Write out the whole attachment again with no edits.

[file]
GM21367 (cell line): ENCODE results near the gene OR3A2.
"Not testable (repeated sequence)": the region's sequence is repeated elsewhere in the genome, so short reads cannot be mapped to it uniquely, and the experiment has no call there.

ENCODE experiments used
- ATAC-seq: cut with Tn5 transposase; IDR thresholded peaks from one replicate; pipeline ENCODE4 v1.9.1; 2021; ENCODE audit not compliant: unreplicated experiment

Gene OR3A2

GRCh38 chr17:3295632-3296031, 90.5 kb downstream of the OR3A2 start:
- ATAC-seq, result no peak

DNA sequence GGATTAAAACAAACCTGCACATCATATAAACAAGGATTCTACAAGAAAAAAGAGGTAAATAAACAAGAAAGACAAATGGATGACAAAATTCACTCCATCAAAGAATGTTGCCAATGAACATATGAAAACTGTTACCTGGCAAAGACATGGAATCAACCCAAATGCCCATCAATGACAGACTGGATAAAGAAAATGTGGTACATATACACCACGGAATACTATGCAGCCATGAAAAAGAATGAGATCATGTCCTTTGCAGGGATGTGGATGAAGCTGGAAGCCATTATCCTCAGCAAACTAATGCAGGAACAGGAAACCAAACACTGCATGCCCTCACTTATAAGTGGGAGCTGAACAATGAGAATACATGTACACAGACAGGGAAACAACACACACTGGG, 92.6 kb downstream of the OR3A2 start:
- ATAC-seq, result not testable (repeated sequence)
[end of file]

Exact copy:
GM21367 (cell line): ENCODE results near the gene OR3A2.
"Not testable (repeated sequence)": the region's sequence is repeated elsewhere in the genome, so short reads cannot be mapped to it uniquely, and the experiment has no call there.

ENCODE experiments used
- ATAC-seq: cut with Tn5 transposase; IDR thresholded peaks from one replicate; pipeline ENCODE4 v1.9.1; 2021; ENCODE audit not compliant: unreplicated experiment

Gene OR3A2

GRCh38 chr17:3295632-3296031, 90.5 kb downstream of the OR3A2 start:
- ATAC-seq, result no peak

DNA sequence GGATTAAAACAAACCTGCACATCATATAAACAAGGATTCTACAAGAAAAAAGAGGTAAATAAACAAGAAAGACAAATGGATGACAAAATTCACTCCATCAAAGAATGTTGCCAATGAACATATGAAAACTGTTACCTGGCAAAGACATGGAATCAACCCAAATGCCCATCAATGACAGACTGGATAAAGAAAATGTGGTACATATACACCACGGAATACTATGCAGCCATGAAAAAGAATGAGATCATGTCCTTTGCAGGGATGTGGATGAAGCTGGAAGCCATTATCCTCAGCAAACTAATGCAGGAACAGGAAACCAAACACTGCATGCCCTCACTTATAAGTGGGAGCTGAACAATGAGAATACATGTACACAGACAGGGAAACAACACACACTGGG, 92.6 kb downstream of the OR3A2 start:
- ATAC-seq, result not testable (repeated sequence)